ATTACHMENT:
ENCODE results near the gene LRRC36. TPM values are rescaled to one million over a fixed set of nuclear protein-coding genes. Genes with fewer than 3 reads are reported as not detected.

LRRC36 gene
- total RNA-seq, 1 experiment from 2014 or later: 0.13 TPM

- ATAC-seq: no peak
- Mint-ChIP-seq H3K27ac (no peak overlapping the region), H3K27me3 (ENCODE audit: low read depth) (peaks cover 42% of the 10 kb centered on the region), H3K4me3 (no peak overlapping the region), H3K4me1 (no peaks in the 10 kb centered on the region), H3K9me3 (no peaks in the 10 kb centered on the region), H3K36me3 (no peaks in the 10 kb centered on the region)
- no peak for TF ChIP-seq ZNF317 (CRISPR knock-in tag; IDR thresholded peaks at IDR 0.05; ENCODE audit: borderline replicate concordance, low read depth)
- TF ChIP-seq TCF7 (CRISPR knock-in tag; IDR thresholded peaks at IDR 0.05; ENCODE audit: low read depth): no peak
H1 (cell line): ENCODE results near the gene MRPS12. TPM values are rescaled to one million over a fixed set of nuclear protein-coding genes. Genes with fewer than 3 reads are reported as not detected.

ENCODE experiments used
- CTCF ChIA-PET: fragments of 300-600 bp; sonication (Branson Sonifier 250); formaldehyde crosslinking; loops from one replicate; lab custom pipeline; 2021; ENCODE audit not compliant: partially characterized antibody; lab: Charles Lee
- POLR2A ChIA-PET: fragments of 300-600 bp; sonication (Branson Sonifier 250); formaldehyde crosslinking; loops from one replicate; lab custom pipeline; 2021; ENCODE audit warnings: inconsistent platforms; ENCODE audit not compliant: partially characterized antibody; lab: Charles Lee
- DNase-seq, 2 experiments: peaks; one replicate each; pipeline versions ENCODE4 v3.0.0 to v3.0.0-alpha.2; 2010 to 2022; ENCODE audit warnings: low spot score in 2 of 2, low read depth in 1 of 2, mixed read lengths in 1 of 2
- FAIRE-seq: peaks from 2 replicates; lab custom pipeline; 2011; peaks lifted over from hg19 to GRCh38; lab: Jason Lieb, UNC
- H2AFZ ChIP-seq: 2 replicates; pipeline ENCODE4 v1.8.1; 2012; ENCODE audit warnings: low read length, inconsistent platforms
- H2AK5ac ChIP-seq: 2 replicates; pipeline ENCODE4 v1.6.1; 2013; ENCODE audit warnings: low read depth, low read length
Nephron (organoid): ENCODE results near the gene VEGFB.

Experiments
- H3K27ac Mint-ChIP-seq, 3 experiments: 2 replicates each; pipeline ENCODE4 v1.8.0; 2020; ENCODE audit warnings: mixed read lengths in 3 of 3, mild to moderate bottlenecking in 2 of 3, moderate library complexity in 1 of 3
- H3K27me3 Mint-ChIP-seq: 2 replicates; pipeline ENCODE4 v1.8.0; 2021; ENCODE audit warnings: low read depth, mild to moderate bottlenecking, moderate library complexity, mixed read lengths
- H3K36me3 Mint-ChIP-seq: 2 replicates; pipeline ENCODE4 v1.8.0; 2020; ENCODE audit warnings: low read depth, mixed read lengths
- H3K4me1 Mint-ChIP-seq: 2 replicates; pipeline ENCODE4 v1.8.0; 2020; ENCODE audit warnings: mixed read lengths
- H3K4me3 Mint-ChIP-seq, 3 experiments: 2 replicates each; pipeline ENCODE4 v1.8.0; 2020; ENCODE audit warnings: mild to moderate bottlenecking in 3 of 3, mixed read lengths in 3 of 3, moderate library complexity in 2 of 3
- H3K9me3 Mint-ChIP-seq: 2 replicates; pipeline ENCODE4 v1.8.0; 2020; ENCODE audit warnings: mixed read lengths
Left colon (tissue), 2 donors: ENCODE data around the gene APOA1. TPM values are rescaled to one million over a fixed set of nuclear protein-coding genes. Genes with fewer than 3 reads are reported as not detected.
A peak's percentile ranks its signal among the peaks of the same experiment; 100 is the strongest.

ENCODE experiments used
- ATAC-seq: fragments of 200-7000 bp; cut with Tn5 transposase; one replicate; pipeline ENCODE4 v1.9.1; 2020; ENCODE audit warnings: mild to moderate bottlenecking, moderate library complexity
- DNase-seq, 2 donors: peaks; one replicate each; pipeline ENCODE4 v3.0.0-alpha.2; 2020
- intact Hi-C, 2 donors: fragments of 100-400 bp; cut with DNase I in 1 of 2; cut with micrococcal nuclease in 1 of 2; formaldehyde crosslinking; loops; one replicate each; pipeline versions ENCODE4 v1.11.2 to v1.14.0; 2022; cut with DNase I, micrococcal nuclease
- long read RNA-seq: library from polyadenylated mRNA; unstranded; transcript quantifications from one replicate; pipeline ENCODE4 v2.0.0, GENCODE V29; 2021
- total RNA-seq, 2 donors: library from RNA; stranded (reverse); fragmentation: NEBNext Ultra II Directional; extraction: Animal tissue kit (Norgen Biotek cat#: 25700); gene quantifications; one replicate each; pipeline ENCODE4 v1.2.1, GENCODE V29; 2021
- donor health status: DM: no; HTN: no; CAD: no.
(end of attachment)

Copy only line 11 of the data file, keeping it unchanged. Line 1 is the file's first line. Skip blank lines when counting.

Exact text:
- POLR2A ChIA-PET: fragments of 300-600 bp; sonication (Branson Sonifier 250); formaldehyde crosslinking; loops from one replicate; lab custom pipeline; 2021; ENCODE audit warnings: inconsistent platforms; ENCODE audit not compliant: partially characterized antibody; lab: Charles Lee